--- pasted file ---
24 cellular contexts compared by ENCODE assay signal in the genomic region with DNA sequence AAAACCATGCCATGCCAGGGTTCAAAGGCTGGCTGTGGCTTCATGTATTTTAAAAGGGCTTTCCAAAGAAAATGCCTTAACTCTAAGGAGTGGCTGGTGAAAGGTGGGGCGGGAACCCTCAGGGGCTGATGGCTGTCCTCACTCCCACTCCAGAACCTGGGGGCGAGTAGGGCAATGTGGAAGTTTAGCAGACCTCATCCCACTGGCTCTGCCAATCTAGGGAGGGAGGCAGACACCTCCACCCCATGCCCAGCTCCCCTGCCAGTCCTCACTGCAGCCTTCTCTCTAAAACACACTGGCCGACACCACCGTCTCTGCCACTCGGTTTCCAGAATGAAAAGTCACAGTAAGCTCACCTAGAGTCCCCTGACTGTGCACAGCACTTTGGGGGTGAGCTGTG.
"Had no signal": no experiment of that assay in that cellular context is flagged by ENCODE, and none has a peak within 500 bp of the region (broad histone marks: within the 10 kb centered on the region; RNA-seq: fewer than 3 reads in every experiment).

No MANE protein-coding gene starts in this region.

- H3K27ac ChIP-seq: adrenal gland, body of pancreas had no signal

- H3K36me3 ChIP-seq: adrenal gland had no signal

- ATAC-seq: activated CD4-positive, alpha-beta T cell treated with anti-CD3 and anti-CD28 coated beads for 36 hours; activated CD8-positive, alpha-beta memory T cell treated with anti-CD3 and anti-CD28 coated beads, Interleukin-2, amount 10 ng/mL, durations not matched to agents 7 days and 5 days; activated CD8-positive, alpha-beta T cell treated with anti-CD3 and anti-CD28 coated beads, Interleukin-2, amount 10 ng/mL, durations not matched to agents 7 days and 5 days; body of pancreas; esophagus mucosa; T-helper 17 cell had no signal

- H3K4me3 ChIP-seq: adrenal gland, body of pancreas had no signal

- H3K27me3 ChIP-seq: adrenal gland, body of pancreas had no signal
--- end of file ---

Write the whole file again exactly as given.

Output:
24 cellular contexts compared by ENCODE assay signal in the genomic region with DNA sequence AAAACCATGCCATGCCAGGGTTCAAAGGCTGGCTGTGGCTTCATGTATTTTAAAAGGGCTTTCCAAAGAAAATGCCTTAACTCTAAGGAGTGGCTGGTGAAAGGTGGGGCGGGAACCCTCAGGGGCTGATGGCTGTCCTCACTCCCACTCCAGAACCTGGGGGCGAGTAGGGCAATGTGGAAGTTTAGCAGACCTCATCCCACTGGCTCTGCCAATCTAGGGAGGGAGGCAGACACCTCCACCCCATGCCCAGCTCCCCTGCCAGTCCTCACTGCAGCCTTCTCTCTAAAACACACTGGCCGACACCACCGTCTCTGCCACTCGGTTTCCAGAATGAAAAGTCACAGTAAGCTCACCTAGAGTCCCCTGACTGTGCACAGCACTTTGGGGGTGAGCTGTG.
"Had no signal": no experiment of that assay in that cellular context is flagged by ENCODE, and none has a peak within 500 bp of the region (broad histone marks: within the 10 kb centered on the region; RNA-seq: fewer than 3 reads in every experiment).

No MANE protein-coding gene starts in this region.

- H3K27ac ChIP-seq: adrenal gland, body of pancreas had no signal

- H3K36me3 ChIP-seq: adrenal gland had no signal

- ATAC-seq: activated CD4-positive, alpha-beta T cell treated with anti-CD3 and anti-CD28 coated beads for 36 hours; activated CD8-positive, alpha-beta memory T cell treated with anti-CD3 and anti-CD28 coated beads, Interleukin-2, amount 10 ng/mL, durations not matched to agents 7 days and 5 days; activated CD8-positive, alpha-beta T cell treated with anti-CD3 and anti-CD28 coated beads, Interleukin-2, amount 10 ng/mL, durations not matched to agents 7 days and 5 days; body of pancreas; esophagus mucosa; T-helper 17 cell had no signal

- H3K4me3 ChIP-seq: adrenal gland, body of pancreas had no signal

- H3K27me3 ChIP-seq: adrenal gland, body of pancreas had no signal